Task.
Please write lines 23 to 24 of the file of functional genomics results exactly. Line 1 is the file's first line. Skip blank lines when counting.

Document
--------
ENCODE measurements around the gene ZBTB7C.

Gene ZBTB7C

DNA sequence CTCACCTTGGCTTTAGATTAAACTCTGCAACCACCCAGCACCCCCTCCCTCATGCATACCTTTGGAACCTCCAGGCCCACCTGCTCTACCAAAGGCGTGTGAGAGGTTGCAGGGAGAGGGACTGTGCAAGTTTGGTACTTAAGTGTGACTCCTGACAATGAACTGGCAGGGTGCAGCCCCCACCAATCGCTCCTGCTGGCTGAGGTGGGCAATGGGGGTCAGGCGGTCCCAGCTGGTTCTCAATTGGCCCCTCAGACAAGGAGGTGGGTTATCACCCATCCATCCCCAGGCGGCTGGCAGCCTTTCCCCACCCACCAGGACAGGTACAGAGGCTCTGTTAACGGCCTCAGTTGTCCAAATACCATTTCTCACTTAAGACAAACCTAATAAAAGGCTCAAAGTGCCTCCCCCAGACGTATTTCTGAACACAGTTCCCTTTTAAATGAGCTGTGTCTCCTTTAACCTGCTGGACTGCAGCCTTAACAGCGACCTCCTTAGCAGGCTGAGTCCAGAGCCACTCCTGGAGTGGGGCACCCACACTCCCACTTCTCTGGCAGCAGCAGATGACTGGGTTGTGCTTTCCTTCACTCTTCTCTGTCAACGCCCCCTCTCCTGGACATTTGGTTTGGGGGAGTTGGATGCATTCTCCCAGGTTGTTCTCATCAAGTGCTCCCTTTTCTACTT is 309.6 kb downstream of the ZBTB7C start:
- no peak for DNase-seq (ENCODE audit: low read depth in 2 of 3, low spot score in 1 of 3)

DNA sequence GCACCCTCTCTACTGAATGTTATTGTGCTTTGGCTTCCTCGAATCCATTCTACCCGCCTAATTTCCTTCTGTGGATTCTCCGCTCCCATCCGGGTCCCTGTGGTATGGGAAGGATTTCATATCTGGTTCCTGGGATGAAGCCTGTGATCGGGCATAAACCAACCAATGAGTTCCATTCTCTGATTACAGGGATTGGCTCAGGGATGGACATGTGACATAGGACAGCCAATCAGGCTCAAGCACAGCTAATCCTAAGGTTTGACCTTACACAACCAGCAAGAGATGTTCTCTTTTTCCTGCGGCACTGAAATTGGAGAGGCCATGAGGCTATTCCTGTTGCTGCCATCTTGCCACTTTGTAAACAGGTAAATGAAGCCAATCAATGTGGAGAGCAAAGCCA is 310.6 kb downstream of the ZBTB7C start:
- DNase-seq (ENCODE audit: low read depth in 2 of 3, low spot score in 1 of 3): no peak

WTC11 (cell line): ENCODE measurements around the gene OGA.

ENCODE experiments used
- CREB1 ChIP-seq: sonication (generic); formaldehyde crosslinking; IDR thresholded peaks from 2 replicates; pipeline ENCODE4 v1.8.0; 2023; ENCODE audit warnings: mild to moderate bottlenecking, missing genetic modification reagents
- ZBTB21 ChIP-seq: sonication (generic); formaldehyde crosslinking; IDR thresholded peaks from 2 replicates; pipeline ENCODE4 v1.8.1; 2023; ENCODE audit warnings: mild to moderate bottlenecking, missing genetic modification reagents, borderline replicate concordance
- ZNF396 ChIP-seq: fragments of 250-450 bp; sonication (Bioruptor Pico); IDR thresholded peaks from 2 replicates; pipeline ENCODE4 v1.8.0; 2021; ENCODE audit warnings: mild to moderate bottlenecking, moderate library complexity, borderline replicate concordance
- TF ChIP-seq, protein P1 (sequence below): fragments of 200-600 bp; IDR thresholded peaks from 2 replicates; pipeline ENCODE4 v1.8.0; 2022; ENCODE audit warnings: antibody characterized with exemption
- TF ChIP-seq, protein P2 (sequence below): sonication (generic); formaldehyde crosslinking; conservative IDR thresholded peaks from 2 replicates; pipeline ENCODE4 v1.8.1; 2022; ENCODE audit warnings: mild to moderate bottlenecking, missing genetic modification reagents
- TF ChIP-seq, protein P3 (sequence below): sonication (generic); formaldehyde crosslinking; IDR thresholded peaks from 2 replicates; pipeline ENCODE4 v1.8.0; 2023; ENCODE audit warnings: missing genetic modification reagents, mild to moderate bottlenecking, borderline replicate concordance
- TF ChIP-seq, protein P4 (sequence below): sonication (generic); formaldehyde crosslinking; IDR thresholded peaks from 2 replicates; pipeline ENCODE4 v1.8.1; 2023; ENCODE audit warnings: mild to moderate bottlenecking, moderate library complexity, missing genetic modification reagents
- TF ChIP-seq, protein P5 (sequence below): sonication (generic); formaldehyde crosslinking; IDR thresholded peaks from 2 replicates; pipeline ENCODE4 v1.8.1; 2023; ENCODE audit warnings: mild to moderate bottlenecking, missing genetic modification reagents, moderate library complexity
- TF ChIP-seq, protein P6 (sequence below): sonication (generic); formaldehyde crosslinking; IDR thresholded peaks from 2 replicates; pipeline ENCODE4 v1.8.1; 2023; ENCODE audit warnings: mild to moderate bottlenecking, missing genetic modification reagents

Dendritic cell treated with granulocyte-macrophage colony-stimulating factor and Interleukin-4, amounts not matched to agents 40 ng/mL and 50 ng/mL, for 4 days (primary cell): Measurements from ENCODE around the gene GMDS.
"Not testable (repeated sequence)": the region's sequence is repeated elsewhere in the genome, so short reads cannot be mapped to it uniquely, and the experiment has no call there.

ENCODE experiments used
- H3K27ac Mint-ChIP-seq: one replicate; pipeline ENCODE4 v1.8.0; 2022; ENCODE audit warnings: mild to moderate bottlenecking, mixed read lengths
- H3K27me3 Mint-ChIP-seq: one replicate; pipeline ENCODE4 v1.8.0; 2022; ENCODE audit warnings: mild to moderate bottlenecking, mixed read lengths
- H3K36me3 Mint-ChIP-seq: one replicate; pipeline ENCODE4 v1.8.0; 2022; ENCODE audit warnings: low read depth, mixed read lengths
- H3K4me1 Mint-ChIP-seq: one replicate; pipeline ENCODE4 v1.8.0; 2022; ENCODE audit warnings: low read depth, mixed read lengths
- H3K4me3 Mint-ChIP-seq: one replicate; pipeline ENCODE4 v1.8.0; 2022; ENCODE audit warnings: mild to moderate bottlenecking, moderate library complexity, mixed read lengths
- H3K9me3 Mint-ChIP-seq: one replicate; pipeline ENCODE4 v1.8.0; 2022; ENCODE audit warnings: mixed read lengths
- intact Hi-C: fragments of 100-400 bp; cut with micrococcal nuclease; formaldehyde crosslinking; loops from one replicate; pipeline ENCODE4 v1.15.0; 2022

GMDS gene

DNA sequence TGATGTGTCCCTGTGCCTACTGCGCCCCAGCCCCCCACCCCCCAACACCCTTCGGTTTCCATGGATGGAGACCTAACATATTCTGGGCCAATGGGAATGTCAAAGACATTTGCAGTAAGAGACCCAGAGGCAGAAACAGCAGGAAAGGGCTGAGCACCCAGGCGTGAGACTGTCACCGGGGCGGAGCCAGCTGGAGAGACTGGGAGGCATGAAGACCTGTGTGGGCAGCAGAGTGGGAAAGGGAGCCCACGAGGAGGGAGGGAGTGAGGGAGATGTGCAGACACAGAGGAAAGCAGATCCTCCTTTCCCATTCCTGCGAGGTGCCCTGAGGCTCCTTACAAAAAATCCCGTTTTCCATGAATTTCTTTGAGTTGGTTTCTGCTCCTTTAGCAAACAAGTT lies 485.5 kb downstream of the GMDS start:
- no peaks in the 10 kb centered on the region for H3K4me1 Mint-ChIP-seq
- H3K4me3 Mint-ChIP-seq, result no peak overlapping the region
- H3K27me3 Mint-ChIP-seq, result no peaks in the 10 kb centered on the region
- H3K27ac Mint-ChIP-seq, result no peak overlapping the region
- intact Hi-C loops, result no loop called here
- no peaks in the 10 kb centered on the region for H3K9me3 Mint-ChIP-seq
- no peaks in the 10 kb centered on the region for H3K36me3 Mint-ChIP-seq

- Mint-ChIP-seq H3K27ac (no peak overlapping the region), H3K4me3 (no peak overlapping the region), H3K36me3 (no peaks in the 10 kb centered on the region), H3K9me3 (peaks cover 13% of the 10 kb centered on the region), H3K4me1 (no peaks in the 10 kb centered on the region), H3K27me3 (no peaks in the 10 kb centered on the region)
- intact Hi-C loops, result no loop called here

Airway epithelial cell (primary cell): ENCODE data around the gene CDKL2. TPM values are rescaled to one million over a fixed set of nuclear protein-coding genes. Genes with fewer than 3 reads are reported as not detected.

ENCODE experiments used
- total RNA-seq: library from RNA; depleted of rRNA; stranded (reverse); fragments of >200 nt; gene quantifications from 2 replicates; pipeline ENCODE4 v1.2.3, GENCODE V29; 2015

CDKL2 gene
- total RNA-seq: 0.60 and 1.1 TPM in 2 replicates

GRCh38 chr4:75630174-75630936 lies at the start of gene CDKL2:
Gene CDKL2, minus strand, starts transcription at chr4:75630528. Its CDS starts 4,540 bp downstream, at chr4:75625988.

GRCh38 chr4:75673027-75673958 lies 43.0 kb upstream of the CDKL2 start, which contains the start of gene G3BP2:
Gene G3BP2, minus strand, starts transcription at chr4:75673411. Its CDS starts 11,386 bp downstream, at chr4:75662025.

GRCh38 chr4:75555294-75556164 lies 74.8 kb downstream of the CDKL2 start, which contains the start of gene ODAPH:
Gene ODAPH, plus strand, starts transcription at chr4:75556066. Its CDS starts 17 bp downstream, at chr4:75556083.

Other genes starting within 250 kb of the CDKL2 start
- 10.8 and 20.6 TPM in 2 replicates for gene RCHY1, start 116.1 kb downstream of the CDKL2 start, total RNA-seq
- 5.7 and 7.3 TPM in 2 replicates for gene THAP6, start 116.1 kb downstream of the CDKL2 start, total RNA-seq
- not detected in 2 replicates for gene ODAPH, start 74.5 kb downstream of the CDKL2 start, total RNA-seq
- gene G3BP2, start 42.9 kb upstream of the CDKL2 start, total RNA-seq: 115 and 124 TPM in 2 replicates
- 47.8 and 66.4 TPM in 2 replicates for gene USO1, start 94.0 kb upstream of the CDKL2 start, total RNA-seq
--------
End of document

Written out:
- H3K36me3 Mint-ChIP-seq: one replicate; pipeline ENCODE4 v1.8.0; 2022; ENCODE audit warnings: low read depth, mixed read lengths
- H3K4me1 Mint-ChIP-seq: one replicate; pipeline ENCODE4 v1.8.0; 2022; ENCODE audit warnings: low read depth, mixed read lengths